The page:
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May-Thurner Syndrome (MTS)

Victor V Rao MBBS, DMRD, RDMS (APCA) Deep venous thromboembolism (DVT) affects one to two individuals per 1000 each year in the United States. According to the Centers for Disease Control and Prevention, up to 900,000 people could be affected in the US every year. Due to this alarming number, it helps to be aware […]

Victor V Rao MBBS, DMRD, RDMS (APCA)

Deep venous thromboembolism (DVT) affects one to two individuals per 1000 each year in the United States. According to the Centers for Disease Control and Prevention, up to 900,000 people could be affected in the US every year. Due to this alarming number, it helps to be aware of the conditions that predispose some to be more prone to developing a DVT.

DVT and pulmonary embolism (PE) are of particular interest as both are preventable in some cases. Early detection and treatment could potentially prevent death. When the thrombus breaks off in the deep veins of the lower extremities, it travels to the right heart. It eventually travels via the pulmonary artery and can cut off the blood supply to the lung or a segment of the lung, resulting in PE. If the clot is large, it can also lead to sudden death, which occurs in up to 25% of patients with PE.

Rudolf Virchow, a physician from Berlin, conducted extensive research on venous thrombosis during the nineteenth century. He proposed that three main factors contribute to the formation of venous thrombosis. These are known as Virchow’s triad and include stasis, intravascular vessel wall damage, and hypercoagulability. This blog discusses May-Thurner syndrome, which could put an individual at high risk of developing a DVT in the left lower extremity.

May-Thurner syndrome is also known as left iliac vein compression syndrome and was first defined by May and Thurner in the early 20th century. Cockett further explained the mechanism of action in 1967. It is not a genetic anomaly. It is just a variation in the anatomical relationship of the blood vessels resulting in the compression of the left common iliac vein by the right common iliac artery in the iliocaval region.

Fig 1. Normal orientation of the right common iliac artery. The right common iliac artery is not running anterior to the left common iliac vein, thus not compressing it. Compare with the figure below.

Fig 2. Abnormal orientation in May-Thurner syndrome. The right common iliac artery (RCIA) is seen crossing over the left common iliac vein (LCIV). The cross-sectional image shows the LCIV being compressed between the RCIA and the L5 vertebra. Image courtesy of thelancet.com.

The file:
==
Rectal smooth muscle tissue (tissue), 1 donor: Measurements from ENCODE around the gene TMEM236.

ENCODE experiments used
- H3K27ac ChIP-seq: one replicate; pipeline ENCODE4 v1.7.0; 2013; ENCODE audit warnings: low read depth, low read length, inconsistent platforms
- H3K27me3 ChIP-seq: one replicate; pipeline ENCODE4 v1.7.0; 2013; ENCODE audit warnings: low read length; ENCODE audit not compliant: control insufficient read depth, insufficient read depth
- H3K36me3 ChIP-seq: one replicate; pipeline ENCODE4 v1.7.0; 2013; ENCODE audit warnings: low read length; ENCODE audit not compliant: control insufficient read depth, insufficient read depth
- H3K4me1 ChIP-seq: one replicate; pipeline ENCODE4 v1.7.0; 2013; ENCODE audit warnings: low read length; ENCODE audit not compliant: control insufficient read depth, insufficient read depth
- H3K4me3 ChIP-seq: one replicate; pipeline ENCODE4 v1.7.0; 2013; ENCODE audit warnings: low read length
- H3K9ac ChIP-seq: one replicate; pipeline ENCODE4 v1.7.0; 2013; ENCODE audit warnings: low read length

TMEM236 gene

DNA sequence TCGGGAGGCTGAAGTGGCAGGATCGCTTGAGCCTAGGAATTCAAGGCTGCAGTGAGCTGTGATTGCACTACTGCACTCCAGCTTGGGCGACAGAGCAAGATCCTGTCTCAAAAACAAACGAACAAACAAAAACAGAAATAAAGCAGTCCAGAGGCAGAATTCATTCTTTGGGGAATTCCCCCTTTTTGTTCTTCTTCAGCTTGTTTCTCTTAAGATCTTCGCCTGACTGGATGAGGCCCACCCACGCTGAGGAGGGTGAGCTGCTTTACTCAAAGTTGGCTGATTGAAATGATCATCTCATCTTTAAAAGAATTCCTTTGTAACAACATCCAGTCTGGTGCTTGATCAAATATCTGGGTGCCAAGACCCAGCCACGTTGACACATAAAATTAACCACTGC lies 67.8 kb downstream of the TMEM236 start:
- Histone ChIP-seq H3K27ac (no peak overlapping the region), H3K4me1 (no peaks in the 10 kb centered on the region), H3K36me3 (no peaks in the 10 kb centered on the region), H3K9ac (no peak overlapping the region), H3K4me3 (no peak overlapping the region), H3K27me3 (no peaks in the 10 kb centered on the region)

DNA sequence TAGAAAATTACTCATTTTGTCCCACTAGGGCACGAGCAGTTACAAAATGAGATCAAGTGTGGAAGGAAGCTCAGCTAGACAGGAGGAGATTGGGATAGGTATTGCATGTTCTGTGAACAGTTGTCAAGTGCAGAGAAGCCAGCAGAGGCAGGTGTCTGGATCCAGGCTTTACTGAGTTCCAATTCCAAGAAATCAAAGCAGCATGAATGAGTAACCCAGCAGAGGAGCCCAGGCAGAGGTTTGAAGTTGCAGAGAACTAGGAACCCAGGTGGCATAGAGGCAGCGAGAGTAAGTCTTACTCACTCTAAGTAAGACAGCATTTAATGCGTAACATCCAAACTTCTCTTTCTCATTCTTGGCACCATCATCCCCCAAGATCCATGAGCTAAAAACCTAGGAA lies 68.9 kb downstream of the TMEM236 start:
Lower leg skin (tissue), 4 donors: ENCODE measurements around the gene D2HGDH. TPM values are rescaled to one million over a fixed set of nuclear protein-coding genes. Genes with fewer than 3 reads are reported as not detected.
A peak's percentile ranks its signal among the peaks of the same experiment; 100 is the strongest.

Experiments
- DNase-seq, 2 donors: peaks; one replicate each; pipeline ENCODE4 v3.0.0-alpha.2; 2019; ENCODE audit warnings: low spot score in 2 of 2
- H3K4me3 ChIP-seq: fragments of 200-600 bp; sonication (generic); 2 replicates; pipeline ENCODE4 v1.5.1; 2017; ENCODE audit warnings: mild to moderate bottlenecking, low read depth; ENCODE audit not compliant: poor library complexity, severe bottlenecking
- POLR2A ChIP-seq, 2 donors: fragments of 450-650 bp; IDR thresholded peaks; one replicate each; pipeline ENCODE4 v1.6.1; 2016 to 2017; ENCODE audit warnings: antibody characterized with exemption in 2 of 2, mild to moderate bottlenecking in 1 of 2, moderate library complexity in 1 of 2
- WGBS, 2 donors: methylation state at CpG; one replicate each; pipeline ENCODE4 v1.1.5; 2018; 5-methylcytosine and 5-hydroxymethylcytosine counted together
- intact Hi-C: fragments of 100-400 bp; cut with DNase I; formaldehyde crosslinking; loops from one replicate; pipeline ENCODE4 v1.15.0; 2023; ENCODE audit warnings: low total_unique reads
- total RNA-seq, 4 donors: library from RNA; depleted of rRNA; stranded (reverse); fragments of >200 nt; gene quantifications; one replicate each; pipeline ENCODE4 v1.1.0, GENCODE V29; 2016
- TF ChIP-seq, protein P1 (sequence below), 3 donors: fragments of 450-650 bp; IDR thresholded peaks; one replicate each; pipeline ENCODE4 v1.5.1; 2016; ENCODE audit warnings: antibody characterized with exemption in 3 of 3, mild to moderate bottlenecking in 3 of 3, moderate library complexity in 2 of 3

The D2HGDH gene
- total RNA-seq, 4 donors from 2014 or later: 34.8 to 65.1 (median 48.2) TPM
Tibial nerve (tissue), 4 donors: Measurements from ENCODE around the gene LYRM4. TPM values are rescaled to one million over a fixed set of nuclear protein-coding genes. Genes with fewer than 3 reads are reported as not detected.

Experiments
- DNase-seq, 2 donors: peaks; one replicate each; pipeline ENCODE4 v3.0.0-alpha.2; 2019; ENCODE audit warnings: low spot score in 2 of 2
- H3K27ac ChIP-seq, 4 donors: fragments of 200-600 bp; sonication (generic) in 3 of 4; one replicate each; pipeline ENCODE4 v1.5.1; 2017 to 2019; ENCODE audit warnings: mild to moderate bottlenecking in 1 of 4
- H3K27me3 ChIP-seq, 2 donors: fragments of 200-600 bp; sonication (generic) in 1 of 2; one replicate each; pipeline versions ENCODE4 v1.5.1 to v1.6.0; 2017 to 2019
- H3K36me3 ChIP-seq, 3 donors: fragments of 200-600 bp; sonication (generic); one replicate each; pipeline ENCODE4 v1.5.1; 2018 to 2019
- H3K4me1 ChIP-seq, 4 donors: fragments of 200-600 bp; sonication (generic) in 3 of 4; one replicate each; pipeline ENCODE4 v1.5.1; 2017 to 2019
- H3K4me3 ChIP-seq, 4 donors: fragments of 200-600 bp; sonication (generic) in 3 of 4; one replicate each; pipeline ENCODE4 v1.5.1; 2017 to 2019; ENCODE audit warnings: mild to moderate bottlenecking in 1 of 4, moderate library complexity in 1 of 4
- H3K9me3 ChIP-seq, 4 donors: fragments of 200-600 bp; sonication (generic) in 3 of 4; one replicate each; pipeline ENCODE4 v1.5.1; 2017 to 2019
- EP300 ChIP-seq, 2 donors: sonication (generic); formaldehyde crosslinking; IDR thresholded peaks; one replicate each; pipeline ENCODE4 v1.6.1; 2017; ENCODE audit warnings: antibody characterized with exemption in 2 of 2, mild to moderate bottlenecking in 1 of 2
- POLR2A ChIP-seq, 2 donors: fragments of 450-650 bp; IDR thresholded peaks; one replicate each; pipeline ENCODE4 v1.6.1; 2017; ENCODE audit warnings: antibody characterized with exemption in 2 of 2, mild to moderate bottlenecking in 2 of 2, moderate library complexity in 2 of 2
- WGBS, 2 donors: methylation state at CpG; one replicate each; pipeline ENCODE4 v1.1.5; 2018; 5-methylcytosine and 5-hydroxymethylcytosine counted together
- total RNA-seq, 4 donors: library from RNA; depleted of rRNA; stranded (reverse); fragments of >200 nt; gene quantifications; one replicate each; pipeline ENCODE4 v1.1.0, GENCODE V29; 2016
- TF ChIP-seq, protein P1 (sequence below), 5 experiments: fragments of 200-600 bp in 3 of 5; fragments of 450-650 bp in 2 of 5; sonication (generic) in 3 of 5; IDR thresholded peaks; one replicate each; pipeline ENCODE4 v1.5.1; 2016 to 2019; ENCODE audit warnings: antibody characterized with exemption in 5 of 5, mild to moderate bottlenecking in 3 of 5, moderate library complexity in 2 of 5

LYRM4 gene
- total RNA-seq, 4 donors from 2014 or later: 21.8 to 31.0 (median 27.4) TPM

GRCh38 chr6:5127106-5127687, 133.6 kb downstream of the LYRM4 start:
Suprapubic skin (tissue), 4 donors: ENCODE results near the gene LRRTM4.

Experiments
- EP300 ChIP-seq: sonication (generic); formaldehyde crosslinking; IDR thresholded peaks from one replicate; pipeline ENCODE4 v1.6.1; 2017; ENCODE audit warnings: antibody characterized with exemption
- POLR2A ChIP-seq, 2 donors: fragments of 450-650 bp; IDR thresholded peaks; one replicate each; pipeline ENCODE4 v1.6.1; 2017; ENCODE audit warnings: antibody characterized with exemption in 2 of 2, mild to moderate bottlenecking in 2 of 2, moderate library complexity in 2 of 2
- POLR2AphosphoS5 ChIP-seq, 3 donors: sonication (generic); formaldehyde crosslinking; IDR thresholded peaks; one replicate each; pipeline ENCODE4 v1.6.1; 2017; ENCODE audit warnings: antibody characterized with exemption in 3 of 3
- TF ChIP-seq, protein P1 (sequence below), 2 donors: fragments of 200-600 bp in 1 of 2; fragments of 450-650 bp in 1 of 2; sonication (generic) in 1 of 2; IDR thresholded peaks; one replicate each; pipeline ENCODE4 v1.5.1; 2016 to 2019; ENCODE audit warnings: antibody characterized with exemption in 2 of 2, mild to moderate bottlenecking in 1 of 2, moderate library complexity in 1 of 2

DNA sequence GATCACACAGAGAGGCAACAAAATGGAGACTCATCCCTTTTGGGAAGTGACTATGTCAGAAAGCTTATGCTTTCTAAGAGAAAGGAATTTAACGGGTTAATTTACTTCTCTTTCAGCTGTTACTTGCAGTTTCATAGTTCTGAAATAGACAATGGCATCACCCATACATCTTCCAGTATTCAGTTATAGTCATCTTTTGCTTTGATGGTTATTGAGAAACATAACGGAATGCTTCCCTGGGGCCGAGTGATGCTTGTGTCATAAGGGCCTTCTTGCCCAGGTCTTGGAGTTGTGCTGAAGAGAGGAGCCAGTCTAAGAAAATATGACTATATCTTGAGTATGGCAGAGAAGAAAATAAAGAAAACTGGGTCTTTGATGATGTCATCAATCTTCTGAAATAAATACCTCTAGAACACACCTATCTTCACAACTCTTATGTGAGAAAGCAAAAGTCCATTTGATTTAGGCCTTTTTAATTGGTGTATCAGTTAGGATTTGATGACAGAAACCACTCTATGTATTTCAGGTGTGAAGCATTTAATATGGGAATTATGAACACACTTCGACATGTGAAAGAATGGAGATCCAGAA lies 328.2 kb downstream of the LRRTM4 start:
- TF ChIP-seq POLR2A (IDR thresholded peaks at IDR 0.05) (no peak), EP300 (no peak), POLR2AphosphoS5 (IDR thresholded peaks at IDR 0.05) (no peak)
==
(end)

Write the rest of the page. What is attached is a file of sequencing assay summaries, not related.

Fig 3. Color Doppler image shows the right common iliac artery (RCIA) crossing anterior to the left common iliac vein (LCIV) and compressing it.

This results in partial venous flow obstruction (stasis) and creates an ideal site for thrombus formation. Individuals with this condition could be asymptomatic or may present with pelvic pain, left lower extremity swelling, and varicose veins in the left leg. In post-thrombotic patients, these individuals may present with chronic leg ulcers, varicose veins, and pigmentation in the left lower extremity.

Initially, in stage 1, there is common iliac vein compression without any structural changes. In stage 2, there is venous spur formation, which presents with edema and or DVT in the left lower extremity. Stage 3 presents as a DVT in the left lower extremity along with edema and some late changes such as varicose veins. Patients with a DVT may benefit from a stent placement in the region of stenosis. However, the DVT may recur on the left lower extremity.

Fig 4. Side by side comparison of lower extremities in a patient with May-Thurner syndrome. Observe that the left lower extremity appears swollen compared to the right side. Image courtesy of AHA Journals.

Treatment options in symptomatic patients include angioplasty with stent placement within the narrowed segment of the vein, bypass surgery, or even repositioning the artery. In conclusion, clinicians should be aware of May-Thurner syndrome. This condition should be ruled out in individuals with a DVT, swelling, or secondary changes in the left lower extremity.


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About the Author

Victor V Rao MBBS, DMRD, RDMS (APCA), is a radiologist by training and former director of ultrasound education at University of South Carolina School of Medicine and now works at Inteleos as the Global Clinical Content Manager. Dr. Rao has also worked as a primary care physician in mission hospitals overseas where he enjoyed seeing patients in the clinic, managed inpatients, performed deliveries, C-sections, and minor surgeries.

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